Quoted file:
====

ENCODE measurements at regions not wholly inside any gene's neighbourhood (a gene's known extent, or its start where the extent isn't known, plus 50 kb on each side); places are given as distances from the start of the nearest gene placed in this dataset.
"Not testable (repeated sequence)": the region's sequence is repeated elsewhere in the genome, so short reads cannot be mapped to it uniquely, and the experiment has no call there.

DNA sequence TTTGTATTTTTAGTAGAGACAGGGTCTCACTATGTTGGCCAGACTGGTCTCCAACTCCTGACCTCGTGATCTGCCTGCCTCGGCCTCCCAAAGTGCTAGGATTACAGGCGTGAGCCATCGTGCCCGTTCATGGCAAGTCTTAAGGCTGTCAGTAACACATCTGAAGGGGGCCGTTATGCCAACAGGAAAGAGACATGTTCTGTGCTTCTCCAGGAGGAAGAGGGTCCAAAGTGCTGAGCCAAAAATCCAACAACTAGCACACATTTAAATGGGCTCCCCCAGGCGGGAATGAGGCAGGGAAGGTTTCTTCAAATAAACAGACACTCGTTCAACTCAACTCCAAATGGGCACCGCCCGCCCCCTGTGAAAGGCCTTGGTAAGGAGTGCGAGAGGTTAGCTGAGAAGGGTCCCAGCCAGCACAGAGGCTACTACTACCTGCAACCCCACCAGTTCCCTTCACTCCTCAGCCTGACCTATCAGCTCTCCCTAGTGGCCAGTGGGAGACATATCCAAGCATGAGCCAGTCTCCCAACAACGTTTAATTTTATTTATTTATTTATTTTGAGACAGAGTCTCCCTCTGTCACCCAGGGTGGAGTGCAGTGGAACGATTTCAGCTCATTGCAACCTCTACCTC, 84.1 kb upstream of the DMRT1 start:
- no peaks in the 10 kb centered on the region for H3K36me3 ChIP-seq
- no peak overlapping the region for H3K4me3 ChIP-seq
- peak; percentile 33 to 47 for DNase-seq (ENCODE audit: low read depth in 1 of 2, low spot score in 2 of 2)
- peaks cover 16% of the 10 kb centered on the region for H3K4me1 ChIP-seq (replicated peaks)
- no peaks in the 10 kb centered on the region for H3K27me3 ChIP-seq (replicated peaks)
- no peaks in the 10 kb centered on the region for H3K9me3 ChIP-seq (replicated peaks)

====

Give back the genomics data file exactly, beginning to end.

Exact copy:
ENCODE measurements at regions not wholly inside any gene's neighbourhood (a gene's known extent, or its start where the extent isn't known, plus 50 kb on each side); places are given as distances from the start of the nearest gene placed in this dataset.
"Not testable (repeated sequence)": the region's sequence is repeated elsewhere in the genome, so short reads cannot be mapped to it uniquely, and the experiment has no call there.

DNA sequence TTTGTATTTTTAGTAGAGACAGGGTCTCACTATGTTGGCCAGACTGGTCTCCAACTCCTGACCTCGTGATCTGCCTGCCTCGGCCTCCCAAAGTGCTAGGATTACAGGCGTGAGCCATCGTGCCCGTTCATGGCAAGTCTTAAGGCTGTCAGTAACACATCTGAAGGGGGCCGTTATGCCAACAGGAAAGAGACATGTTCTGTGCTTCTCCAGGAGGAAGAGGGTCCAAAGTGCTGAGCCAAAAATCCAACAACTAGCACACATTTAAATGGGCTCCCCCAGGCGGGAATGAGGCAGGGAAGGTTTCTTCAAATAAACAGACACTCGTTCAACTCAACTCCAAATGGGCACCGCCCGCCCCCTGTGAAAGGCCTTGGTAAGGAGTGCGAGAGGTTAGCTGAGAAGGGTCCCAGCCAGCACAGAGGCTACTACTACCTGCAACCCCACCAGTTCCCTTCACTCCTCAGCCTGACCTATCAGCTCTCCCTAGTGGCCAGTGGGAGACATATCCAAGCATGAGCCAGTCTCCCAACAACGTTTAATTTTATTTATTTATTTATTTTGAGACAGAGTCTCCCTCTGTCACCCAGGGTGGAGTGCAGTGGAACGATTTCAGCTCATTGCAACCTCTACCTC, 84.1 kb upstream of the DMRT1 start:
- no peaks in the 10 kb centered on the region for H3K36me3 ChIP-seq
- no peak overlapping the region for H3K4me3 ChIP-seq
- peak; percentile 33 to 47 for DNase-seq (ENCODE audit: low read depth in 1 of 2, low spot score in 2 of 2)
- peaks cover 16% of the 10 kb centered on the region for H3K4me1 ChIP-seq (replicated peaks)
- no peaks in the 10 kb centered on the region for H3K27me3 ChIP-seq (replicated peaks)
- no peaks in the 10 kb centered on the region for H3K9me3 ChIP-seq (replicated peaks)